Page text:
Comment by gov-gov.ru › Британский портал электронных госуслуг переходит в стадию бета-тестирования posted on
[...] О принципах подготовки текстов для описания электронн.... Как сделать так, чтобы довольно сложные, но важные, объяснения люди действительно читали, а не сканировали по диагонали [...]
Comment by Introducing the beta of GOV.UK | Government Digital Service posted on
[...] have re-written, re-designed and re-thought 667 of the needs people have of Government (broadly, those currently [...]
Comment by Hosting the beta of GOV.UK | Government Digital Service posted on
[...] the agile, iterative approach that’s been discussed here before, and that applies to writing content and designing user experiences right through to setting up the servers that power it all. When [...]
Comment by Louise posted on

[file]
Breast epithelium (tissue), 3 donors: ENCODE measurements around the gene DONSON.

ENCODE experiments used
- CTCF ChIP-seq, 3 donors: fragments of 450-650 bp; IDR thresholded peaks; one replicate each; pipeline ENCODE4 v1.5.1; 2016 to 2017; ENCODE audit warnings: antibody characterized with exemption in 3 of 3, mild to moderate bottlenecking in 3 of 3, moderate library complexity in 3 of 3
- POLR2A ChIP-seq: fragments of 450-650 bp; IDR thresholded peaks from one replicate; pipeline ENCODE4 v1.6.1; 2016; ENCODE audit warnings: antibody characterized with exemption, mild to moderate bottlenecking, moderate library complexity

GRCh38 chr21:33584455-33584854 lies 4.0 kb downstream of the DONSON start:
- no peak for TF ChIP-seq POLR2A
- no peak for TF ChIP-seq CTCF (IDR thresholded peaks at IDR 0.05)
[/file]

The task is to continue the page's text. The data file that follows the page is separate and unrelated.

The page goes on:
Thanks for replying Sarah.
Having worked for Businesslink in the past, I wish you the best of luck with the project!
Some of the key stumbling blocks we came across when trying to create new and update content were:
Numerous re-writes of content as policy owners needed to check content before going live. With complicated areas such as Tax and international trade, tweaking wording to make it more user friendly can (in the policy owners eyes at least!) alter the meaning of the content and make it incorrect. Who will have final editorial control? Who will 'own' the content?
It sounds like the content people you're working with in government are really bought in and proactive. When I first started working on Businesslink, many of the government teams I worked with saw the site simply as a mechanism to ensure information was available so they could fine people for non-compliance, rather than a mechanism to help and guide people to find the information needed to be compliant and self-serve. Do you think two GDS content designers going forward will be enough to cover all content on all departments?